With great appreciation for the star that lived among us, the Iyengar community said goodbye to Mary Dunn on September 4, 2008. She passed peacefully with her family in New York. The daughter of Mary Palmer, who introduced Mr. B.K.S. Iyengar to America in 1974, Mary Dunn moved to San Diego in 1980 and championed the growth of both the Iyengar Yoga Institute in San Diego and the Institute in San Francisco. She was instrumental in opening the fledgling Los Angeles Institute in 1984, traveling monthly to teach and serve as a mentor. Her dedication and people skills nurtured the success of these communities. In 1986, Mary moved to New York and helped to grow the Iyengar Yoga Institute of New York into one of the finest schools in the U.S.
Certified at the Junior Advanced level, Mary said that Iyengar Yoga was the place where her life interests and life work came together because it was in her teaching where she synthesized her love of English, history, music, the arts and philosophy, garnered through her education at the University of Wisconsin.
Her generosity as a teacher is simply unmatched. As a senior teacher in New York and leading workshops worldwide, Mary was an unstoppable combination of knowledge, enthusiasm and perseverance. She made the philosophy of yoga come alive and dance in her classes. Her teaching was lofty and accessible, majestic and fun. She embodied the possibility of transformation, and then guided us to find our own path forward.
She was a rare individual who lived with grace, joy, compassion, tremendous vitality and the contagious enthusiasm to support community wherever she was. She will continue to be a light among us. She taught us how to live, and, in her dying, how to embrace every moment with complete awareness and receptivity.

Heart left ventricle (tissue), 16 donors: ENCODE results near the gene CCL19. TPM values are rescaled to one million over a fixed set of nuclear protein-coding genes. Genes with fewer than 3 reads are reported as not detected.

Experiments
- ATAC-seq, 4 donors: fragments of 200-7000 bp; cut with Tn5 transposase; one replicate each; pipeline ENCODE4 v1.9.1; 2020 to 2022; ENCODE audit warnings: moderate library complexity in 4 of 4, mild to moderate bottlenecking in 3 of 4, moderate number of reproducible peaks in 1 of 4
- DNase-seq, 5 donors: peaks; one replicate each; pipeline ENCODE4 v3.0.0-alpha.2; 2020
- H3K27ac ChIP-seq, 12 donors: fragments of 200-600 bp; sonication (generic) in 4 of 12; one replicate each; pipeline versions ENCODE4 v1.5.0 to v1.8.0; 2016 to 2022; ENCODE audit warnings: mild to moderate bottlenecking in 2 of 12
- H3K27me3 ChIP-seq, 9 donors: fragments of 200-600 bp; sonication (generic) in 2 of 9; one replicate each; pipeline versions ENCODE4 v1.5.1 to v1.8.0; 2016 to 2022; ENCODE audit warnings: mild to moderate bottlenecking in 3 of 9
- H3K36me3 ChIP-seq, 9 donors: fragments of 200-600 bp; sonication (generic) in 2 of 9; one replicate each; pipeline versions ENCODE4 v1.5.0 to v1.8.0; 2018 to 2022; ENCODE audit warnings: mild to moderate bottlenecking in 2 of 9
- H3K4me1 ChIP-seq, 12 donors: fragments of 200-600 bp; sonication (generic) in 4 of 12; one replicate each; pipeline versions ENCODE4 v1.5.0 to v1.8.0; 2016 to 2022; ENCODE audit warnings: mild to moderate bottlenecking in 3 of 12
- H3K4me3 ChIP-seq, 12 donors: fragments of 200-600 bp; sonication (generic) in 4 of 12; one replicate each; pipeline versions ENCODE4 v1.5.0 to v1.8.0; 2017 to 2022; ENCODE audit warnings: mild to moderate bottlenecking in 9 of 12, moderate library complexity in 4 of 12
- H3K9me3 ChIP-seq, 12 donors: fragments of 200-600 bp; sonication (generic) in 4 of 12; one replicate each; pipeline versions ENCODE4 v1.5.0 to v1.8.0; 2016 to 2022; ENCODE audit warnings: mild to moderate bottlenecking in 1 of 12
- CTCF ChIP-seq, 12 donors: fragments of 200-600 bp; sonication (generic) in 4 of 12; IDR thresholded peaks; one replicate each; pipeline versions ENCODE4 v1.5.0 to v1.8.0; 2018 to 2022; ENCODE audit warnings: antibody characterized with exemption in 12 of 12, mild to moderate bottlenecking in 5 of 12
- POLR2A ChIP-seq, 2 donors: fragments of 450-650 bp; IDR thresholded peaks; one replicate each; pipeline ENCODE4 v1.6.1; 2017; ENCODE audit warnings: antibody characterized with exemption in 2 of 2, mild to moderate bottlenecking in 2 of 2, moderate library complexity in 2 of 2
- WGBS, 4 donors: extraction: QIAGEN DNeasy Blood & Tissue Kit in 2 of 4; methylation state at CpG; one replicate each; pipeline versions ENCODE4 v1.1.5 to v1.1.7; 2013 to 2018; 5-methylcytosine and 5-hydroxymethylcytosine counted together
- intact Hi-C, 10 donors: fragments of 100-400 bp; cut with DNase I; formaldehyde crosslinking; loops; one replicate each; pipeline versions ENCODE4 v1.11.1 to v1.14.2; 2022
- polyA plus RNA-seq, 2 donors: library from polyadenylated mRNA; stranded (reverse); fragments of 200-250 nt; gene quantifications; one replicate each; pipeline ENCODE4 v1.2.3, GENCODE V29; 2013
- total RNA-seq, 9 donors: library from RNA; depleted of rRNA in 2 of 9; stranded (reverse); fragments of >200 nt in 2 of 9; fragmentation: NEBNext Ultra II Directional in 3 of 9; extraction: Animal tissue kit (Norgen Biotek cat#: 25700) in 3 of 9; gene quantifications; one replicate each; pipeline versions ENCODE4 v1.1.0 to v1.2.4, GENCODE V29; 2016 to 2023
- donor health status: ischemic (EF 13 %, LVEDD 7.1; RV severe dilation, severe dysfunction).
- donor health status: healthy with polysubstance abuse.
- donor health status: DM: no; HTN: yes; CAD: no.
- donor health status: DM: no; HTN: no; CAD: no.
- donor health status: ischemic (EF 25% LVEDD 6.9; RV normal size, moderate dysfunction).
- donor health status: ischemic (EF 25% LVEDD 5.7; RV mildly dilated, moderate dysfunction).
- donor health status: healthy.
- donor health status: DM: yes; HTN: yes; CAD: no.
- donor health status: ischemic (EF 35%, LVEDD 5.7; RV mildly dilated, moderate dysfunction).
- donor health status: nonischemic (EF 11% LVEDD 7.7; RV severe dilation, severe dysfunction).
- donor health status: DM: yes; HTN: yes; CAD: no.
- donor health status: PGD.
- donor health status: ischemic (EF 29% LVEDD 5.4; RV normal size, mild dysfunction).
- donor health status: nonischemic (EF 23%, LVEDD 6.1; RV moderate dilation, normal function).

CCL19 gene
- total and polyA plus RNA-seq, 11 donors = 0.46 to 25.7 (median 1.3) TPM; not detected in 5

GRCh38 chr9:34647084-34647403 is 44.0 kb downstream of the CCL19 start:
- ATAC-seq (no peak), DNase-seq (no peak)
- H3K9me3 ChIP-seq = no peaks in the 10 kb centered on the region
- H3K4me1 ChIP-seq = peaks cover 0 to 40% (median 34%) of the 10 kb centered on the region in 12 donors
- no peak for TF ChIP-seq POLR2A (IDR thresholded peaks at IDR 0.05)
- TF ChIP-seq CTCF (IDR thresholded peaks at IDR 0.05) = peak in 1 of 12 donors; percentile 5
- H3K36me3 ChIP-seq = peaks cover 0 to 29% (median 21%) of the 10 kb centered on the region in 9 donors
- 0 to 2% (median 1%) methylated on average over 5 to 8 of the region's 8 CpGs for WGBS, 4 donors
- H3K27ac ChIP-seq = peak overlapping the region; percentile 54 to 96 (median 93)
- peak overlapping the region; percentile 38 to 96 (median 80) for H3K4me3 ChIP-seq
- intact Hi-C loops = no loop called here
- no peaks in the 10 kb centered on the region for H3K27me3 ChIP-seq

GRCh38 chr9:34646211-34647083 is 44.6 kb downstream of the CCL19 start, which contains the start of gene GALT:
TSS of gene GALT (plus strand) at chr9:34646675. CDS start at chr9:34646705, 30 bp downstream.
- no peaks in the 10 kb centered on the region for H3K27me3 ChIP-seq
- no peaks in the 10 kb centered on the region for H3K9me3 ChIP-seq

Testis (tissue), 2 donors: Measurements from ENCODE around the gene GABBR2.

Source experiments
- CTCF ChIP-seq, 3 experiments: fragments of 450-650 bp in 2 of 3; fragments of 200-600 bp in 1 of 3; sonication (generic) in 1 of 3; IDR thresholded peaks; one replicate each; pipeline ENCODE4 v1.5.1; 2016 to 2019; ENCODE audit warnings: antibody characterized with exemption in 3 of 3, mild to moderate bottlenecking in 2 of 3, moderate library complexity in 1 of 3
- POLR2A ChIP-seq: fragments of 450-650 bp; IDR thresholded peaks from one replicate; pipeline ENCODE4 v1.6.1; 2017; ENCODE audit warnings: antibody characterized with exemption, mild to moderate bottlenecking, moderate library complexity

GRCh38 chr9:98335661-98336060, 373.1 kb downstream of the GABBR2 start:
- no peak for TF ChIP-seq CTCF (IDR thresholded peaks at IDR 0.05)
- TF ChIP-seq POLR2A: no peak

Guruji B.K.S. Iyengar counseled members of the Iyengar community to read the following slokas from the Bhagavad Gita:
10. As they stood between the two armies, Sri Krishna smiled and replied to Arjuna, who had sunk into despair.
11. Sri Krishna said, You speak sincerely, but your sorrow has no cause. The wise grieve neither for the living nor for the dead.
13. As the same person inhabits the body through childhood, youth, and old age, so too at the time of death he attains another body. The wise are not deluded by these changes.
22. As a man abandons worn-out clothes and acquires new ones, so when the body is worn out a new one is acquired by the Self, who lives within.
23. The Self cannot be pierced by weapons or burned by fire; water cannot wet it, nor can the wind dry it.
24. The Self cannot be pierced or burned, made wet or dry. It is everlasting and infinite, standing on the motionless foundations of eternity.
25. The Self is unmanifested, beyond all thought, beyond all change. Knowing this, you should not grieve.
26. Oh mighty Arjuna, even if you believe the Self to be subject to birth and death, you should not grieve.
27. Death is inevitable for the living; birth is inevitable for the dead. Since these are unavoidable, you should not sorrow.
28. Every creature is unmanifested at first and then attains manifestation. When its end has come, it once again becomes unmanifested. What is there to lament in this?
29. The glory of the Self is beheld by a few, and a few describe it; a few listen, but many without understanding.
30. The Self of all beings, living within the body, is eternal and cannot be harmed. Therefore, do not grieve.
Guruji said that Mary is “a clean and clear person, and she now has freedom. We have lost a dear, good friend. She is noble.” He stated that because of the life that Mary led, her soul has the imprint of yoga, which she will no doubt carry into the next life.
Lisa Walford holds an Intermediate Senior II Iyengar teaching certificate and has been teaching in LA since 1982. She serves on the board of the nonprofit Iyengar Yoga Therapeutics. Along with Maty Ezraty, Lisa helped develop the Teacher Training Program at YogaWorks: walford.com